Quincy Bay project would have lasting impact | Herald-Whig View

ANOTHER ambitious plan that would have a significant impact on the future of the Mississippi River near Quincy could be on the horizon.

The U.S. Army Corps of Engineers announced last week that major restoration work to address shallow water depths caused by years of sediment accumulation in Quincy Bay is one of 10 river projects under consideration for federal funding through the Water Resources Development Act of 1986.

If approved, the proposed $20 million project would enable the dredging of 118 acres of Quincy Bay, building dike and wire structures at the Bay Island access channel, and creating above flood elevation islands on Bay Island and northeast of Triangle Lake for reforestation.

That the project has finally made the Corps’ short list after several unsuccessful attempts is a major achievement for members of the Quincy Bay Area Restoration and Enhancement Association.

However, that is only half the battle.

Only three of the projects being considered will receive funding. That means it is incumbent on the association to demonstrate widespread support from community leaders, boaters, hunters, fishermen, and other river and outdoor enthusiasts in the weeks and months ahead to help maximize its chances.

Specifically, being able to use dredged materials to build elevated areas in the northern and western sectors of Quincy Bay will accelerate water flow from Bob Bangert Park downstream to reduce by as much as 50 percent the sediment accumulation that has dropped water depths to as low as one foot in some places.

“We’ve lost a lot of people that would be docking in Quincy because they can’t get their boats into the bay” because of low water levels, Mike Klingner of Klingner and Associates, told The Herald-Whig.

This work, which could begin as early as 2020, would reduce the negative impact of natural flooding and erosion, improve access for boaters, and help support fish and other wildlife habitats along the river.

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Corps studies plans to create Lake Pepin islands | Rochester Post-Bulletin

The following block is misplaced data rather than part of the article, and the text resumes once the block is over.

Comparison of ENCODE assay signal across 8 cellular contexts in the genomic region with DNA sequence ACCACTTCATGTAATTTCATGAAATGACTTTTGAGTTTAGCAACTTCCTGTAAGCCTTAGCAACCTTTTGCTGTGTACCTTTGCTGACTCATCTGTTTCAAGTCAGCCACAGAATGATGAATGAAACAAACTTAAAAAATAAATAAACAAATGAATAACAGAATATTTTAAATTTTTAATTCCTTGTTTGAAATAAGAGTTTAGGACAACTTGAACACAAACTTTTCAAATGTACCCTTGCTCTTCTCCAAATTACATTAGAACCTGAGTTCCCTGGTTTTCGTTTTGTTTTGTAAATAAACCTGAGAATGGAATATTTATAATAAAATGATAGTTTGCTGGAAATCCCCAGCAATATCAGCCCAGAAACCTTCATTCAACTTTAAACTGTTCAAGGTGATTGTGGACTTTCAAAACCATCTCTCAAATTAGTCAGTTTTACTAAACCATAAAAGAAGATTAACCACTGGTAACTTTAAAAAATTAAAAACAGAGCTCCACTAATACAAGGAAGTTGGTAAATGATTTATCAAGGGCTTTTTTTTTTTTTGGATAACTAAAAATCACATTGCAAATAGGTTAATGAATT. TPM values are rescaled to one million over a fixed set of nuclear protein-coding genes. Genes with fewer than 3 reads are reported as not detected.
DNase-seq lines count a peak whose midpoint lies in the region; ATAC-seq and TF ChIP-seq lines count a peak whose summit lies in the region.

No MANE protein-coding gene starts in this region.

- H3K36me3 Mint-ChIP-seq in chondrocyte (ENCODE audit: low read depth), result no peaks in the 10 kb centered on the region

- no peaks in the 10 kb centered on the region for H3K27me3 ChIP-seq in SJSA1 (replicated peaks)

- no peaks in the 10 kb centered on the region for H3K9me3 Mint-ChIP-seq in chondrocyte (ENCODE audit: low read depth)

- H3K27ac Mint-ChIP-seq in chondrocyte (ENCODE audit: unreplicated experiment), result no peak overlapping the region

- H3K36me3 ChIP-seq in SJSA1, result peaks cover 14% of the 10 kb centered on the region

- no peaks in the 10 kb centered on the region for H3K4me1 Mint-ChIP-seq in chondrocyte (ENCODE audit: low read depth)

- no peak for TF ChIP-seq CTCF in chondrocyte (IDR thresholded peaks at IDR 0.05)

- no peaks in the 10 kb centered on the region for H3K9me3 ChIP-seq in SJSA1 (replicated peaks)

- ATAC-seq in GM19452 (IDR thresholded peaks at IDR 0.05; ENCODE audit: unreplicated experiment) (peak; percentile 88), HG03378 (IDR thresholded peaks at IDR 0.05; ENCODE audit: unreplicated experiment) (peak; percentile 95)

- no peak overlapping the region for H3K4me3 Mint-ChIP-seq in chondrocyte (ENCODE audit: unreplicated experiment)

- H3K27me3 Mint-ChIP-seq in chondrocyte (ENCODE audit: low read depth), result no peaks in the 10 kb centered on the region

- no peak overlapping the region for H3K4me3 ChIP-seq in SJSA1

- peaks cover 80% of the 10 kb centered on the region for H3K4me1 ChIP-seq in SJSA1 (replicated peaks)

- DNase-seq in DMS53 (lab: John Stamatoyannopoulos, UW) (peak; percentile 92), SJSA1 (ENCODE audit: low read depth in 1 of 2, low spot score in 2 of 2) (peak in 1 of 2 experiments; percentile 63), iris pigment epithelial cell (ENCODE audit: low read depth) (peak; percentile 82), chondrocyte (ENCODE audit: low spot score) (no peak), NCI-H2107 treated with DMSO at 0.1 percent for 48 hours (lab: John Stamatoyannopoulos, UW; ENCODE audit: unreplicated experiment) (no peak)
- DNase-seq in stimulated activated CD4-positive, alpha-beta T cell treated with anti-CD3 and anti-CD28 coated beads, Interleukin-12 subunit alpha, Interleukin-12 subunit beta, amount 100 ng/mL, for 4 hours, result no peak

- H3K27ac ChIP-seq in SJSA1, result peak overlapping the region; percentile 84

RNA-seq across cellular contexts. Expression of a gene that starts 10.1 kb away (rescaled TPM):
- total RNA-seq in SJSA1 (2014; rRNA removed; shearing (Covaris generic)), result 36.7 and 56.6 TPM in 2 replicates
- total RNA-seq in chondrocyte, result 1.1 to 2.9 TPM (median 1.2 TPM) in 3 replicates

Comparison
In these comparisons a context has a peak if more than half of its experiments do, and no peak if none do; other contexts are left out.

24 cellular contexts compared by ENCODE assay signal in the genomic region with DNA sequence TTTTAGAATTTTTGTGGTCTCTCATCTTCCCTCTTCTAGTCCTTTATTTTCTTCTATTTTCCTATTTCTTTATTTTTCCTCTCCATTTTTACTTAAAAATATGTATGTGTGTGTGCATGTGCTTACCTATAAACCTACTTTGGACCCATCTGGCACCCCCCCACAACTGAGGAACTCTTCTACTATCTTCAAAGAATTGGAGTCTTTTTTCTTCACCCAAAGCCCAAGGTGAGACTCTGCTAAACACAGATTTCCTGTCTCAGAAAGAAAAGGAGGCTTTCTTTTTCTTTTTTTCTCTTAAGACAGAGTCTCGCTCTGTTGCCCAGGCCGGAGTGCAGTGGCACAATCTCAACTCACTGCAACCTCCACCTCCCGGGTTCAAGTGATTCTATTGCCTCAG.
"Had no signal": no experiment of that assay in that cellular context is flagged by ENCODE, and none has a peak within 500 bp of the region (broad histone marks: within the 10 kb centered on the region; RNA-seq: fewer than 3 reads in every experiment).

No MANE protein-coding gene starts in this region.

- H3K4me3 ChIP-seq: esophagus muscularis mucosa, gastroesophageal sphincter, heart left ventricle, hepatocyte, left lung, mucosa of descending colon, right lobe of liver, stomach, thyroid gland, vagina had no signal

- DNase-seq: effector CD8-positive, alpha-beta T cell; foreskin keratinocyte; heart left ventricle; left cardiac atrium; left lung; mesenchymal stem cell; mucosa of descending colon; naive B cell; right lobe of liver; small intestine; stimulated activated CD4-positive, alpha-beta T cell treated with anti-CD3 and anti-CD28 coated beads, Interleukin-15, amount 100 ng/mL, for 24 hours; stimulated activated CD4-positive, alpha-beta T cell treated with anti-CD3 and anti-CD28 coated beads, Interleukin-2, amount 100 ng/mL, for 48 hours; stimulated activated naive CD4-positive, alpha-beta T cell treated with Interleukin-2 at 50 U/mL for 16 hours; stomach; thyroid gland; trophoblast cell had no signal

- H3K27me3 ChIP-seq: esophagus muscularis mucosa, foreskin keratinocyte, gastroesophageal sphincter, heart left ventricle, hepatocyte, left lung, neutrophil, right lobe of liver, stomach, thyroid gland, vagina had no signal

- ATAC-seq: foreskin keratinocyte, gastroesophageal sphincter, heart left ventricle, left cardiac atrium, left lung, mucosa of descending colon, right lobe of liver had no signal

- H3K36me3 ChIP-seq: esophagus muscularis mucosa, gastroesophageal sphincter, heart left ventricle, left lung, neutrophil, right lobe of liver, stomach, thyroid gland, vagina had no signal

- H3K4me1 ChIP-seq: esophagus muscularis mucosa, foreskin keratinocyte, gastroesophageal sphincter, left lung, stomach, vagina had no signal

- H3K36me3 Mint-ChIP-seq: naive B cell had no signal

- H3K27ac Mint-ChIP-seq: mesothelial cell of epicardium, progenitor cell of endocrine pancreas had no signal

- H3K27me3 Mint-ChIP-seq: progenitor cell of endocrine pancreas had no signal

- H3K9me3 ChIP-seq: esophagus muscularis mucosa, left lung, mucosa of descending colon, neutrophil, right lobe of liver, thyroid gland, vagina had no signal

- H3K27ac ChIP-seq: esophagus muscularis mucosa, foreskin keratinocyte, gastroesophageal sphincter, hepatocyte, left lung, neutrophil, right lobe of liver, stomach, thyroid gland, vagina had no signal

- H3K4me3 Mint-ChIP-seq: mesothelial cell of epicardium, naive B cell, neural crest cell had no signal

RED WING — The U.S. Army Corps of Engineers on Tuesday brought another plan for Pool 4 of the Upper Mississippi River District. This one is designed to help reduce erosion and improve water quality in Lake Pepin, said study planner Sierra Keenan with the Corps.

“We’re in the early stages of this study,” Keenan said. The Corps is developing a plan that would place islands on the north side of Lake Pepin to provide habitat and help environmental stability in the lake. “The objectives we have are to improve habitat for waterfowl and aquatic vegetation.”

Other goals of the project would be to dredge a route for motorboats to Bay City, Wis., dredge the backwaters to improve habitat for overwintering fish and improve or create new islands along the north side of Lake Pepin.

Tuesday’s meeting at the Red Wing Public Library was designed to introduce the concept and gather public input. Keenan emphasized that the plan for islands in Upper Pool 4 was not related to the dredge material management plan for Lower Pool 4. The Upper Pool 4 plan would, at most, use about 1 million cubic yards of dredge material, while the Lower Pool 4 plan will need to move more than 10 million cubic yards over 40 years.

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Blackhawk Park on Pool 9 closed due to flooding

ST. PAUL, Minn. – The U.S. Army Corps of Engineers, St. Paul District, is temporarily closing Blackhawk Park, located near De Soto, Wis., today, Sept. 23, due to recent heavy rains and high river levels.

Also closed are Mississippi River landings at Jays, Millstone and Bad Axe. The Corps will reopen the park and landings as conditions allow. For more information, please contact park staff at 608-648-3314.

The nearly 600 U.S. Army Corps of Engineers, St. Paul District, employees working at more than 40 sites in five upper-Midwest states serve the American public in the areas of environmental enhancement, navigation, flood damage reduction, water and wetlands regulation, recreation sites and disaster response. Through the Corps’ Fiscal Year 2015 $100 million budget, nearly 1,600 non-Corps jobs were added to the regional economy as well as $155 million to the national economy. For more information, see www.mvp.usace.army.mil.

2016 Walmart Bass Fishing League Great Lakes Schedule Released

Great Lakes                                     

May 7             MS River/La Crosse: W. Copeland & Clinton

June 25          Wolf River Chain: Winneconne Waterfront Park

July 23            MS River/La Crosse: W. Copeland & Clinton

Aug. 20           MS River/Prairie Du Chien: Washington St. Ramp

Sept. 17-18    MS River/La Crosse: W. Copeland & Clinton

Bassmaster Elite Series will return to Mississippi River in 2016

Sep. 10 – B.A.S.S. announced today that the Bassmaster Elite Series will hold a 2016 event on September 8-11 in LaCrosse, Wisconsin. The Elite Series was last in LaCrosse at the end of August 2013 when Tommy Biffle won with a four-day total weight of 64-02.

Thick Savanna-Sabula mayfly hatch | AP

SABULA, Iowa (AP) — Iowa highway crews had to plow a bridge crossing the Mississippi River because of ankle-deep mayflies that swarmed the span.

The Dubuque Telegraph Herald reports the insects on Saturday night swarmed to the Savanna-Sabula bridge, connecting Iowa and Illinois.
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